By Stacy Zemon, Publisher & Chief Scribe
Marketing research can give your DJ business a picture of what kinds of new products and services potential clients want, and can bring in extra profit.
It can also tell you whether you are better off packaging your offerings versus upselling them independently.
By researching the answers to specific questions, you can learn whether or not you are meeting or exceeding your clients’ needs and expectations.
A good market research plan indicates where and who your prospects are, and when they are most likely and willing to book your DJ services.
When you conduct marketing research, you can use the results either to create a business and marketing plan or to measure the success of your current plan. That’s why it’s important to ask the right questions, in the right way, of the right people. Here are some market-research basics that can help get you started and some mistakes to avoid.
Types of Market Research
Primary Research: The goal of primary research is to gather data from analyzing current sales and the effectiveness of current practices. Primary research also takes competitors’ plans into account, giving you information about your competition.
Collecting primary research can include:
- Interviews (either by telephone or face-to-face)
- Surveys (online or by mail)
- Questionnaires (online or by mail)
- Focus groups gathering a sampling of potential clients or clients and getting their direct feedback
Some important questions might include:
- What factors would you consider when booking a DJ service?
- What do you like or dislike about most mobile DJs and DJ companies?
- What is the appropriate price for four-hour party and a four-hour wedding that includes (fill in the blank)?
Secondary Research: The goal of secondary research is to analyze data that has already been published. With secondary data, you can identify competitors, establish benchmarks and identify target segments. Your segments are the people who fall into your targeted demographic – people who live a certain lifestyle, exhibit particular behavioral patterns or fall into a predetermined age group (e.g., upper middle class brides in their late twenties).
No business can succeed without understanding its clients, its products and services, and the market in general. Competition in our industry is fierce, and operating without conducting research may give your competitors an advantage over you.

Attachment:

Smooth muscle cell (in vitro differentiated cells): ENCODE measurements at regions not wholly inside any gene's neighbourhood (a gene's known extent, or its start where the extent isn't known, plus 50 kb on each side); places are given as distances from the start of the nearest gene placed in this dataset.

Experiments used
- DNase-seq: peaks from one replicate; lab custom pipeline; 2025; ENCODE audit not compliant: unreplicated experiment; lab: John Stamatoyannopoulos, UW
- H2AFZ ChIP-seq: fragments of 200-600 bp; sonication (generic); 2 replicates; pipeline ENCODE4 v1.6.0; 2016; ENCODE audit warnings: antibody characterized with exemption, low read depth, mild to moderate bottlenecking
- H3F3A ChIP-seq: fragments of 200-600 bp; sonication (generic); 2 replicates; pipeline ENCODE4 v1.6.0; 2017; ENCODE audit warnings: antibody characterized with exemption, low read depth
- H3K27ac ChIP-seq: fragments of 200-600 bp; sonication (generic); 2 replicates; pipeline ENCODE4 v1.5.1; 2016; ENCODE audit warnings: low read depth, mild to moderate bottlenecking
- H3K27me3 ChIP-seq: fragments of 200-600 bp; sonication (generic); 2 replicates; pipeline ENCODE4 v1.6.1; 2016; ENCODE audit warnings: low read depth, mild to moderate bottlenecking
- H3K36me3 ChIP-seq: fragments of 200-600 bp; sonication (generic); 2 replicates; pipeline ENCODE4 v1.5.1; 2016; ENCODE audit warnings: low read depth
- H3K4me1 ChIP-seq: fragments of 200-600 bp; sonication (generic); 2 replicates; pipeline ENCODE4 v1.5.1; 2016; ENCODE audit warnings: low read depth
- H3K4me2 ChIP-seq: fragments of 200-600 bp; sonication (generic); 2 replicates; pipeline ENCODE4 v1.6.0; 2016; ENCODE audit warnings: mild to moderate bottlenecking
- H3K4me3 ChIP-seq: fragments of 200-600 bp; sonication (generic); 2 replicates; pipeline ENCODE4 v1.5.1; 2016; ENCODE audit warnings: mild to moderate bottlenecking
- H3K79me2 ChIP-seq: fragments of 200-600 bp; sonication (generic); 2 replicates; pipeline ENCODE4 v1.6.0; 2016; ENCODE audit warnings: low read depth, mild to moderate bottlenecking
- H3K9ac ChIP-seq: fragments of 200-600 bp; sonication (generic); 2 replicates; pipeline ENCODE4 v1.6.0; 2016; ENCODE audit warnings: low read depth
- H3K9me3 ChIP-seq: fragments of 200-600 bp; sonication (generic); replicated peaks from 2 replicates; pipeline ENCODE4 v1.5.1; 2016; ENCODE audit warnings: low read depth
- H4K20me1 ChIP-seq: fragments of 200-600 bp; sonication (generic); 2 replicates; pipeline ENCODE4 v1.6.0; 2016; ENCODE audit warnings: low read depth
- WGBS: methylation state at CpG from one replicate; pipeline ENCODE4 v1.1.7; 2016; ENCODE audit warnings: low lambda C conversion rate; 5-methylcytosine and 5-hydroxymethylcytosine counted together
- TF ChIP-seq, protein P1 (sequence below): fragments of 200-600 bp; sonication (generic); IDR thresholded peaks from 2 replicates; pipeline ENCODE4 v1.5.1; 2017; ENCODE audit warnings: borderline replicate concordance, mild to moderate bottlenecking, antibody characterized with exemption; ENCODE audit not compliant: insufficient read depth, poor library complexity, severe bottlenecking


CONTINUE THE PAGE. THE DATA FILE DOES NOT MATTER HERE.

There are two categories of data collection: quantitative and qualitative.
Quantitative methods employ mathematical analysis and require a large sample size. The results of this data shed light on statistically significant differences. One place to find quantitative results is in the web analytics section of your website (available in Google’s suite of tools). This information can help you determine many things, such as where your leads are coming from, how long visitors are staying on your site, and from which page they are exiting.
Qualitative methods help you develop and fine-tune your quantitative research methods. They can help you define problems and often use interview methods to learn about clients’ opinions, values and beliefs. With qualitative research, the sample size is usually small.
Many mobile entertainers, often strapped for time and money, may take shortcuts that can later backfire. Here are three pitfalls to avoid.
Common Marketing Mistakes
- Using only secondary research. Relying on the published work of others doesn’t give you the full picture. It can be a great place to start, of course, but the information you get from secondary research can be outdated. You can miss out on other factors relevant to your business.
- Using only web resources. When you use common search engines to gather information, you get only data that are available to everyone and it may not be fully accurate. To perform deeper searches while staying within your budget, use the resources at your local library, college campus or small-business center.
- Surveying only the people you know. DJ business owners sometimes interview only family members and close colleagues when conducting research, but friends and family are often not the best survey subjects. To get the most useful and accurate information, you need to talk to real clients about their needs, wants and expectations.
Knowledge is power, my friends. That’s why you need to KNOW and not ASSUME the answers to vital questions that can help your business soar with the eagles or swim with the fishes.